The HHS awarded two contracts totaling $215 million for advanced development of next-generation recombinant influenza vaccines. Novavax will receive $97 million over the first three years, which can be extended for an additional two years, for a total contract value of $179.1 million. HHS awarded a separate contract to VaxInnate for $117.9 million over the first three years, which can be extended for two additional years, for a total contract value of $196.6 million.
“The 2009 H1N1 pandemic demonstrated the need for technologies that can provide vaccines more rapidly,” notes HHS Secretary Kathleen Sebelius. “These next-generation flu vaccines hold the potential to be even more effective and to make the first and last doses of vaccine available sooner than existing flu vaccines by weeks and months, which can save more lives during a pandemic as well as during seasonal flu outbreaks.”
Under its contract Novavax is to develop new technology to produce vaccines using insect cells to express influenza proteins and create virus-like particles that stimulate a strong immune response in humans. VaxInnate is developing a recombinant influenza vaccine technology based on combining influenza and bacteria proteins to stimulate strong immune response to protect against the flu. These next-generation recombinant influenza vaccines were supported in early stages by the NIH and are expected to complement currently available and other new influenza vaccines.
Today’s contracts for advanced development are supported by the HHS Biomedical Advanced Research and Development Authority (BARDA) within the Office of the Assistant Secretary for Preparedness and Response. The contracts are part of a national pandemic vaccine preparedness strategy, which includes the advanced development of new types of influenza vaccines as well as expanding and diversifying domestic influenza vaccine production and establishing and testing stockpiles of pre-pandemic vaccine. In addition, the recombinant flu vaccine may enhance pandemic vaccine manufacturing surge capacity in the United States.
During the contract’s base period, Novavax expects to conduct three clinical trials with its pandemic influenza VLP vaccine candidate with adjuvants, conduct Phase II and Phase III trials utilizing its seasonal influenza VLP vaccine candidate, and develop a manufacturing facility plan that has the capability to produce finished vaccine within 12 weeks and at least 50 million doses within six months of an influenza pandemic declaration. Additional funded base period activities include vaccine product characterization, process development, and scale-up of recombinant vaccine manufacturing including consistency lot manufacturing and lot-release assay development in support of the Phase III trial.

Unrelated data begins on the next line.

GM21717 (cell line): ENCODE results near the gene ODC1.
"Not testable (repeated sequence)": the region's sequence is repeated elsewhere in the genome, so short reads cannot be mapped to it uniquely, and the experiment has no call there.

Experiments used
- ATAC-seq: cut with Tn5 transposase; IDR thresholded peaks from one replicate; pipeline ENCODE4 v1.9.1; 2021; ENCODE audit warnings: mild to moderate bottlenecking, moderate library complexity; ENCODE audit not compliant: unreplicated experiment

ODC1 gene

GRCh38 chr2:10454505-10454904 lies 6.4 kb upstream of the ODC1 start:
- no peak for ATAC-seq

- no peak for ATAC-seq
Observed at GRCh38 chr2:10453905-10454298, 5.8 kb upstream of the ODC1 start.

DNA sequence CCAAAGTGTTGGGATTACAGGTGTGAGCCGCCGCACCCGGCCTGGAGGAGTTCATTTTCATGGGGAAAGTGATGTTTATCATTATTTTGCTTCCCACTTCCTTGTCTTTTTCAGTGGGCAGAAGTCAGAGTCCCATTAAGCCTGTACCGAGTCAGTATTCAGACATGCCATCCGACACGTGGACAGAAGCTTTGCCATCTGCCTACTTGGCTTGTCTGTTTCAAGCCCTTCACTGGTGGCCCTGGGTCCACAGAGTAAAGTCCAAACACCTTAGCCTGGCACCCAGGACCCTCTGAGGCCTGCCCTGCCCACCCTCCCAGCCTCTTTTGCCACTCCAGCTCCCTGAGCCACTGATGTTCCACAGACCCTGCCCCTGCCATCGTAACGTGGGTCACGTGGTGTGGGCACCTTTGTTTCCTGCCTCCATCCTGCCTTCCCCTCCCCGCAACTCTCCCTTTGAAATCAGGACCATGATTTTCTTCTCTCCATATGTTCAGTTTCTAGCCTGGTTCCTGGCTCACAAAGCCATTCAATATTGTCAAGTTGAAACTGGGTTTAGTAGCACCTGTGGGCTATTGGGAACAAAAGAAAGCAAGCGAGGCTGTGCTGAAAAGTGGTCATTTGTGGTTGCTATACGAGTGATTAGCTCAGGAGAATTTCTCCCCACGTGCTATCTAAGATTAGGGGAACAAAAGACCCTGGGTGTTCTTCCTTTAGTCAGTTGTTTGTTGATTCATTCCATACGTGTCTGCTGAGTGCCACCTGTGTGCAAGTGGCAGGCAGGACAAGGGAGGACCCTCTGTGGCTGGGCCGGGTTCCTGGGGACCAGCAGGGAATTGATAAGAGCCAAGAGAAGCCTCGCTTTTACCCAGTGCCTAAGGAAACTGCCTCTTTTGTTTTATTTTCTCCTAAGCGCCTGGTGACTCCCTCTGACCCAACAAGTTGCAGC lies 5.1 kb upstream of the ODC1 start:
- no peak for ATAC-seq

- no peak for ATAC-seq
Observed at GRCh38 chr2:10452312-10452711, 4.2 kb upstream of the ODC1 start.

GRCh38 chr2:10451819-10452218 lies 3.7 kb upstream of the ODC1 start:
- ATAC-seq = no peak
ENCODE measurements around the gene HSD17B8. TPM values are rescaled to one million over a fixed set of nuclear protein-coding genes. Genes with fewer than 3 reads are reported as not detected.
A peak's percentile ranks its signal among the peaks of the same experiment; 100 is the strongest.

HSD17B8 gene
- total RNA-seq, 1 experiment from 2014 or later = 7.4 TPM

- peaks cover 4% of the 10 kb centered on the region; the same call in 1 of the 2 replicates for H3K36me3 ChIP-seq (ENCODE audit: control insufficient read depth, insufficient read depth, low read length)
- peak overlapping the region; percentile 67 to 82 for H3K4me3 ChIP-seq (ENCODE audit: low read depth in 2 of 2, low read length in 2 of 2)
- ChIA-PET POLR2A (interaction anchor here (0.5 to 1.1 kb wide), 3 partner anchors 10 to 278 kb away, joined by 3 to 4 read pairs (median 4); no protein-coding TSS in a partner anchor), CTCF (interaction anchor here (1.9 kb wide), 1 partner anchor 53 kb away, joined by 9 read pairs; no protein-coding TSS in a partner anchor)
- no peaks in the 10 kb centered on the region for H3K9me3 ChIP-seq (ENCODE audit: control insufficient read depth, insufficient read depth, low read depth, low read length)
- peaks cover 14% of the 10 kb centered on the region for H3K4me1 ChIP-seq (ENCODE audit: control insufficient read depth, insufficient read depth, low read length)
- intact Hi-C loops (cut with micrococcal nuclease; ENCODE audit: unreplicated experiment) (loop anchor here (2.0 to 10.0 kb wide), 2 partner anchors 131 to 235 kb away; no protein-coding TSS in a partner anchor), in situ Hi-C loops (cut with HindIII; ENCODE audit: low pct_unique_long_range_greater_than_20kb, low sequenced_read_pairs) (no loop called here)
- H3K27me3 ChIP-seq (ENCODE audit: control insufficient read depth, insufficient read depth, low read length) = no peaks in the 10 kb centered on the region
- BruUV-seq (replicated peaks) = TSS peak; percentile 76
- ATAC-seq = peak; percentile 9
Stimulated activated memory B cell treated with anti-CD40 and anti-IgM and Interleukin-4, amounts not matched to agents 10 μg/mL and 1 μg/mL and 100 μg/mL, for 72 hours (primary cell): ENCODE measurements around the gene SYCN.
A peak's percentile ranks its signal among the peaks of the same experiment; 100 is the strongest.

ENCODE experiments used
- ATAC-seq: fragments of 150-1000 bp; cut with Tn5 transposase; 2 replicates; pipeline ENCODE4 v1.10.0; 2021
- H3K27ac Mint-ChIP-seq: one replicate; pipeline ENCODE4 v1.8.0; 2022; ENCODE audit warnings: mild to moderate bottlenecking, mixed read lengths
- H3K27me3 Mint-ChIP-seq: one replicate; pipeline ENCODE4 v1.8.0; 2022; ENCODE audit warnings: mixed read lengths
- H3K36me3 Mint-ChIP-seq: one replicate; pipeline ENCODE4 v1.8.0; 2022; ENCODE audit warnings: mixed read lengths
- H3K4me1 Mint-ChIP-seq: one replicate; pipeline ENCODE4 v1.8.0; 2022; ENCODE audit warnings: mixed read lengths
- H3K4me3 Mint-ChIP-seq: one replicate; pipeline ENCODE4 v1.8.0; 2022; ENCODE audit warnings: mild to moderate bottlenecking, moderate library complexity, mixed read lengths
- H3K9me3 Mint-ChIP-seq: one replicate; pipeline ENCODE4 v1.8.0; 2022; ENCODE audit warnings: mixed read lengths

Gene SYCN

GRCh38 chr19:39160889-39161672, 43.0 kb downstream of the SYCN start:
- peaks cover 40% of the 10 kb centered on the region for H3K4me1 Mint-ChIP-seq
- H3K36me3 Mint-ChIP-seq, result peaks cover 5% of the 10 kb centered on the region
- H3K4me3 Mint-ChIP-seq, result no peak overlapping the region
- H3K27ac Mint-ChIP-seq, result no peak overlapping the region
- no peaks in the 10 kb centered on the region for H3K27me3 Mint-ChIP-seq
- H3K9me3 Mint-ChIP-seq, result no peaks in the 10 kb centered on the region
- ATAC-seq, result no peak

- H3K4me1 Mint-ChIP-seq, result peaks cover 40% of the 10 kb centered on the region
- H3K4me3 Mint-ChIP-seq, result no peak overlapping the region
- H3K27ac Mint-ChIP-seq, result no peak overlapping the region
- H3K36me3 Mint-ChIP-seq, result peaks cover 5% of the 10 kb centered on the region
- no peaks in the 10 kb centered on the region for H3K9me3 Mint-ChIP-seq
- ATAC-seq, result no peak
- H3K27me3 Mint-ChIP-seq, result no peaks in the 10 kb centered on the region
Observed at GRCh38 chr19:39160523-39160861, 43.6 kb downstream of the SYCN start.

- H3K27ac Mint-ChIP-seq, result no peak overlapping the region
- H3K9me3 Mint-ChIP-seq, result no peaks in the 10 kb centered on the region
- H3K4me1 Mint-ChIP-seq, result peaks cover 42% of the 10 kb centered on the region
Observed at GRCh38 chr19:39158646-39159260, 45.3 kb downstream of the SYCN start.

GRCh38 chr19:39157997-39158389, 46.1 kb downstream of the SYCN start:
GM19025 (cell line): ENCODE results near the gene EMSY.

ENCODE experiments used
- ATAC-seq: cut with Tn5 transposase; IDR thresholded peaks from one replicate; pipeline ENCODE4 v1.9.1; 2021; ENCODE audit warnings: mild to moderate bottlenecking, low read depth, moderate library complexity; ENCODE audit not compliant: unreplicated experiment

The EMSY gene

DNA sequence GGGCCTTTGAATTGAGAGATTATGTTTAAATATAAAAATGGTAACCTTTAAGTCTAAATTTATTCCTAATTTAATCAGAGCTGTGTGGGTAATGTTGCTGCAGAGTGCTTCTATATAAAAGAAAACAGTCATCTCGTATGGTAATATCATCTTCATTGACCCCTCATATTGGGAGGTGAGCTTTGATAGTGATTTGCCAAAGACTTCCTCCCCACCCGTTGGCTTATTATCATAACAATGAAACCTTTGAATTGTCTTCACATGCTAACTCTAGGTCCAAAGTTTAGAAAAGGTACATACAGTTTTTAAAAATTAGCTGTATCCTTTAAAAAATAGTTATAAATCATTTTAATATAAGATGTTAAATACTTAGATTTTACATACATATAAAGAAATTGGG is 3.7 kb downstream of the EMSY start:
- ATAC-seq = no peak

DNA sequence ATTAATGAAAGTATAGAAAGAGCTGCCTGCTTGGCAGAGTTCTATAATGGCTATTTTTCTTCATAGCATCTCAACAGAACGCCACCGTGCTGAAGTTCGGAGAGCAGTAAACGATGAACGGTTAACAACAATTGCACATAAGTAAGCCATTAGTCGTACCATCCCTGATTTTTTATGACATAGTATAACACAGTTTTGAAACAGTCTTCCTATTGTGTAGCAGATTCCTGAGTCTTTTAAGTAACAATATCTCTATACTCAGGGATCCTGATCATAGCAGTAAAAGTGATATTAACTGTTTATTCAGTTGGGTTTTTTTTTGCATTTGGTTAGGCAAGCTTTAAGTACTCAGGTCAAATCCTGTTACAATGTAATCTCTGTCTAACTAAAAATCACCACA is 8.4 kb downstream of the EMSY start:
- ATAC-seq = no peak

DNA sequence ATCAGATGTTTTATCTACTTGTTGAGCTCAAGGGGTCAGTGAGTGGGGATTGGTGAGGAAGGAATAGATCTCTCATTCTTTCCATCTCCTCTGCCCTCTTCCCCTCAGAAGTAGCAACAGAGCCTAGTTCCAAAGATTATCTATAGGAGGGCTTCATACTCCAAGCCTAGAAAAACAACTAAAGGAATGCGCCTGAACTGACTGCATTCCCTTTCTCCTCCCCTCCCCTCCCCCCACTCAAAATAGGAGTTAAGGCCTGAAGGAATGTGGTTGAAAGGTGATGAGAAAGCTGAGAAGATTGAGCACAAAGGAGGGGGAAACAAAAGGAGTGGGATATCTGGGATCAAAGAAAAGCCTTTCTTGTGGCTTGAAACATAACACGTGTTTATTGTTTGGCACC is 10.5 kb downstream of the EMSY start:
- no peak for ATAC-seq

Novavax’ VLP technology reportedly enables more rapid vaccine production than traditional egg-based methods. The firm separately reported licensing this platform to LG Life Sciences for use in the development of flu vaccines in South Korea and certain other emerging markets. VaxInnate will use BARDA’s funding to evaluate, in clinical trials, the components and combinations of what will ultimately be several different pandemic flu vaccines and a seasonal quadravalent flu vaccine produced using its technology. The firm’s platform involves genetically fusing vaccine antigens to the bacterial protein flagellin, a potent stimulator of the innate immune system.
VaxInnate has already completed a series of Phase I/II trials using VAX125 and VAX128 prototype vaccines for both seasonal and pandemic type A1 flu vaccines. The most recent trial assessed the safety and immunogenicity of three different forms of the VAX128 vaccine in several hundred healthy adults aged 18–49 and more than 100 community-living adults ≥65 years of age in the U.S. VAX128 was demonstrated to be highly immunogenic at low doses (1–2.5 µg) and well tolerated up to 20 µg doses, the firm reports. Further, the trial confirmed the safety and efficacy of the vaccine forms in elderly subjects, who are less responsive to flu vaccines due to the effects of aging on the immune system.